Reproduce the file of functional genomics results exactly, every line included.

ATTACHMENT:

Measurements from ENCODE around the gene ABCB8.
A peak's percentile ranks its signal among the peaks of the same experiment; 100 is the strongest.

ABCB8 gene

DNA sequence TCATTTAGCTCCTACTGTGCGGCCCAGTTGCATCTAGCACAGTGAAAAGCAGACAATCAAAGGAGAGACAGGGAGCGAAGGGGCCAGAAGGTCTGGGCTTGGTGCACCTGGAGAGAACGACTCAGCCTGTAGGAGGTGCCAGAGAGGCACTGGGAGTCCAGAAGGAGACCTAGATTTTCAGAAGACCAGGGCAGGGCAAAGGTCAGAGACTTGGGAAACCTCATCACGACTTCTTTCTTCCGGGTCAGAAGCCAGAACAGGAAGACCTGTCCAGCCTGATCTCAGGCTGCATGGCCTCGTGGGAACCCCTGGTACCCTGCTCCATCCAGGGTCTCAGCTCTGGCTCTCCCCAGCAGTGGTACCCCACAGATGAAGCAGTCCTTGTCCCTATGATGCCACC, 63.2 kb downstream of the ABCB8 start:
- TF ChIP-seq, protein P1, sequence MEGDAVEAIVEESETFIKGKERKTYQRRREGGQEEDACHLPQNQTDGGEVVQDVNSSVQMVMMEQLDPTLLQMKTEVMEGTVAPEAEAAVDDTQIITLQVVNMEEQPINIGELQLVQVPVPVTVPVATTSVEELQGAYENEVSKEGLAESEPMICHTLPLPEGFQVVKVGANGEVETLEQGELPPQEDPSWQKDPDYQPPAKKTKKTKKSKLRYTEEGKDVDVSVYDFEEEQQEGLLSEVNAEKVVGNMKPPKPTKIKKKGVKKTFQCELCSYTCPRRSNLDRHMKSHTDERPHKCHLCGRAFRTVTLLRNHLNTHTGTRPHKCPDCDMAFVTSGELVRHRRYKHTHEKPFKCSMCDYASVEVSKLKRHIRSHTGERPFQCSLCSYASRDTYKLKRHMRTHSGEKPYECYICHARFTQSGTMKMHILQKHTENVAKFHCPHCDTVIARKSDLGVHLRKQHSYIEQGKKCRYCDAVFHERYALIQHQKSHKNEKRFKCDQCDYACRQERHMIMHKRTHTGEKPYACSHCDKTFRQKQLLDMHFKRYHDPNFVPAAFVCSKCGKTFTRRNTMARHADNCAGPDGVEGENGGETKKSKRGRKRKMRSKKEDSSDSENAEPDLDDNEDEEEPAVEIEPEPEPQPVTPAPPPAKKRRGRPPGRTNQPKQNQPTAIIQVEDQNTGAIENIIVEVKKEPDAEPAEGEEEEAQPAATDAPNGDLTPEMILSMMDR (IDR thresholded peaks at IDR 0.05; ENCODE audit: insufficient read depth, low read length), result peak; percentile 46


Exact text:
Measurements from ENCODE around the gene ABCB8.
A peak's percentile ranks its signal among the peaks of the same experiment; 100 is the strongest.

ABCB8 gene

DNA sequence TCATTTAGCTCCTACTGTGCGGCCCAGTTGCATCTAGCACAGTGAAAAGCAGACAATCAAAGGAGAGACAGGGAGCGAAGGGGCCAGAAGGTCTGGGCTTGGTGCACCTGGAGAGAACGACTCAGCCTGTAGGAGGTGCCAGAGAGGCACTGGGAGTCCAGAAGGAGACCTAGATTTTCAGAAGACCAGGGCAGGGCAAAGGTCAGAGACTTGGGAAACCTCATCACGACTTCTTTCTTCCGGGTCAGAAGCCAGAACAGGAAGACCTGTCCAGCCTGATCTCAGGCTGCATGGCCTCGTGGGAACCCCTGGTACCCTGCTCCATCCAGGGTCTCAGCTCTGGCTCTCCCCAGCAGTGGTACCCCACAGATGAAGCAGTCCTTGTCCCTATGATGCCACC, 63.2 kb downstream of the ABCB8 start:
- TF ChIP-seq, protein P1, sequence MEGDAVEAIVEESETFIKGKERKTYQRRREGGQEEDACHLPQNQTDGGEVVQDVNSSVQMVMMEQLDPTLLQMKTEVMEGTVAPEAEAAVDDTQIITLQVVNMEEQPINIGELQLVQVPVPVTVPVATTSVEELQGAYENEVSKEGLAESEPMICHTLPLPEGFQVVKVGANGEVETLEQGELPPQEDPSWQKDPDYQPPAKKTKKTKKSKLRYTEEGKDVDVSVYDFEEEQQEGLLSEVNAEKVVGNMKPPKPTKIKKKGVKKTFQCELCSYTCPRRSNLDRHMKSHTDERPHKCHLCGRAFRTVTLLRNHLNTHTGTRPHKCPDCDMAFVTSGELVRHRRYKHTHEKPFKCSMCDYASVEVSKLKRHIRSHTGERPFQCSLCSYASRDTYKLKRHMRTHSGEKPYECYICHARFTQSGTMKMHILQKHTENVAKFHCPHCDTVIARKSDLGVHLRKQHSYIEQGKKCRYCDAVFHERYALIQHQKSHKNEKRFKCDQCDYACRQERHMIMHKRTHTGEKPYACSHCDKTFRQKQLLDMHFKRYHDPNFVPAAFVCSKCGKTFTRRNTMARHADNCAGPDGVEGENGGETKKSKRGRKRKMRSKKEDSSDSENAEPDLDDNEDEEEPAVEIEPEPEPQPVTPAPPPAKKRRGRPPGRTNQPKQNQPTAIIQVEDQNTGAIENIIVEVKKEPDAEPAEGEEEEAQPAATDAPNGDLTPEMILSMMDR (IDR thresholded peaks at IDR 0.05; ENCODE audit: insufficient read depth, low read length), result peak; percentile 46